InFocus 2017 opens to the public in one week, on February 7, with the opening reception on Thursday, February 9, followed by portfolio reviews on February 10. In the building anticipation of the show, I am pleased to introduce Jared Tabler in today’s special guest blog post. Jared is the Chief Executive Officer and Creative Director of MCQUEEN Inc., Agency Director and Principal Dealer at McQueen Agency, and Editor-in-Chief of ARTperspective. Like me, Jared believes in photography as an art form and the importance of investing in it just like any other medium. On that note, I am honoured to hand this post over to Jared.
PHOTOGRAPHY. WHY IT IS WORTH THE INVESTMENT.
In a time when nearly everyone has access to a camera, there are few true artistic photographers, yet an abundance of people who take photos. It has become common practice to share any inane image you might capture with your smart phone, apply a couple of filters, and then post it to the social media sharing platform of your choosing; instant gratification in the form of likes from friends, family members, and even strangers. How then do we value an art form that has been reduced to idle activity undertaken by the masses on a daily basis?
Looking back over history, it is easy to conclude that in fact, it has always been this way for photographers pursuing photographic art. The earliest of photographs were experiments, accidental, at best, used to document events, places or things. And that diversity still exists today; photography has many uses from commercial, to editorial, to fine art.
It is that flexibility that has drawn so many to pursue photography in one-way or another. It is through the creation of something new that we begin to understand that a camera is simply a tool, and that possessing one does not make you any more qualified than owning a car makes you a race car driver. A camera is then, a medium, used by an artist to express themselves, and from which to create.
Great photography is no different than a great painting. The artist had a vision for the work, and was able to capture it and share their perspective through their lens, rather than with a brush. It is easy to recognize the greats in a field once they are no longer with us, we can look back at their careers in their entirety and appreciate the skill and dedication it takes to achieve such mastery in ones craft. Ansel Adams (1902-1984), capturing landscapes in breathtaking ways we had not previously experienced before; Diane Arbus (1923-1971) capturing the quirks of the human condition; and Robert Mapplethorpe (1946-1989) pushing the boundaries with his evocative images of the male form, while exploring sexuality. These early photographers paved the way for photographic art, and pushed the conversation about art and self-expression forward.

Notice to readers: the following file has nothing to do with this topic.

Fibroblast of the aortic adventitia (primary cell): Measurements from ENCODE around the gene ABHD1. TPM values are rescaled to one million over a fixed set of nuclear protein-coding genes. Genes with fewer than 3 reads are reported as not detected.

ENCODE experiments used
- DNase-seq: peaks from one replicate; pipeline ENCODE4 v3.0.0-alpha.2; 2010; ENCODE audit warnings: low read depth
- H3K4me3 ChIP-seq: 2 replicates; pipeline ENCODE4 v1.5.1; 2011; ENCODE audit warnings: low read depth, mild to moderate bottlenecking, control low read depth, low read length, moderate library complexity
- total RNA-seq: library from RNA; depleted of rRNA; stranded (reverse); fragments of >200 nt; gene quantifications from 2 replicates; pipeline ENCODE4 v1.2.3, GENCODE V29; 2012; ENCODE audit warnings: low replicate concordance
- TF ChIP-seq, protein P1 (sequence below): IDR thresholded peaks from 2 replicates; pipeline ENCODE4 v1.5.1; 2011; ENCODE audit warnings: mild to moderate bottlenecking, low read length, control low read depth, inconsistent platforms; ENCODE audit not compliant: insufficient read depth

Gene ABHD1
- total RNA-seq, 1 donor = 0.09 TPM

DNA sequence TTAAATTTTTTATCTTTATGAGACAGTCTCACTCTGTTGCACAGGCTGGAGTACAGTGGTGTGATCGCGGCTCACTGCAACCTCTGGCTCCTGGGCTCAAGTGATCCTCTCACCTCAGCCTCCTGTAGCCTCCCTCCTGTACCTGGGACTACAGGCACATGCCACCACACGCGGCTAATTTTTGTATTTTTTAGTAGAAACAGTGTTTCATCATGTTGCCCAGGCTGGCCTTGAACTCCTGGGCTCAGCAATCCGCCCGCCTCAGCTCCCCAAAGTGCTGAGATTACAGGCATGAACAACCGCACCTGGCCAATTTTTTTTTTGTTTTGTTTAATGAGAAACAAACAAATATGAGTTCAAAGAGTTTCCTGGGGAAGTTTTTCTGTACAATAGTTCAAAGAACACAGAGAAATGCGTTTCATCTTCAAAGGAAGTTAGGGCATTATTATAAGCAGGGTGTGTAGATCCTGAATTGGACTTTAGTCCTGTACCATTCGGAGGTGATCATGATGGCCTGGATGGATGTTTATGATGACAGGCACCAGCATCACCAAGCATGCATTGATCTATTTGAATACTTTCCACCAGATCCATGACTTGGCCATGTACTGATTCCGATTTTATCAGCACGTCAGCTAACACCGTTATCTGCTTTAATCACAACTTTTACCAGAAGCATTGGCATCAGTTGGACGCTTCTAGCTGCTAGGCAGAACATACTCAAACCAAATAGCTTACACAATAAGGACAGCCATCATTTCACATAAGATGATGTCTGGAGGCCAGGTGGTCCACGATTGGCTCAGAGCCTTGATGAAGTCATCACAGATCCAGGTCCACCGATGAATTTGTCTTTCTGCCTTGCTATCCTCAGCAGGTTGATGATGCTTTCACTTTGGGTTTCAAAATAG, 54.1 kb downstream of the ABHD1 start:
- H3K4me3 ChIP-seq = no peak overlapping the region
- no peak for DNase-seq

Today we have great Canadian photographic artists like Jeff Wall (b.1946) who pioneered modern artistic photography in Vancouver’s gritty east side, or Danny Singer (b. 1945) who captures the vast skies of the prairies juxtaposed through small town life. On the emerging side, two Canadian photographers you should be looking to invest in are Curtis Trent who will be featured at the upcoming InFocus Photo exhibit from February 7th – 28th, 2017 at The Front Gallery and Canada’s 2016 Photographer of the Year (PPOC), and Master Photographer of the Year (PPOC), Allan Bailey. While both artists have very different styles, they each represent the skill, precision and mastery of their craft that places them in a league of their own when it comes to photographic art.
Putting aside the debate on why photographic art is different, if we look back through the history of photography we can see what was good versus what was great art. Great art has the ability to transcend the obvious, to challenge us, to make us think. When we surround ourselves with it, our lives become richer, more colourful, and inspired. So when considering acquiring a piece of art, don’t allow yourself to be limited to the tools used to create it. Good art is good art no matter the medium. And good art is always worth investing in.
Chief Executive Officer & Creative Director | MCQUEEN Inc.
Agency Director & Principal Dealer | McQueen Agency
Editor-in-Chief | ARTperspective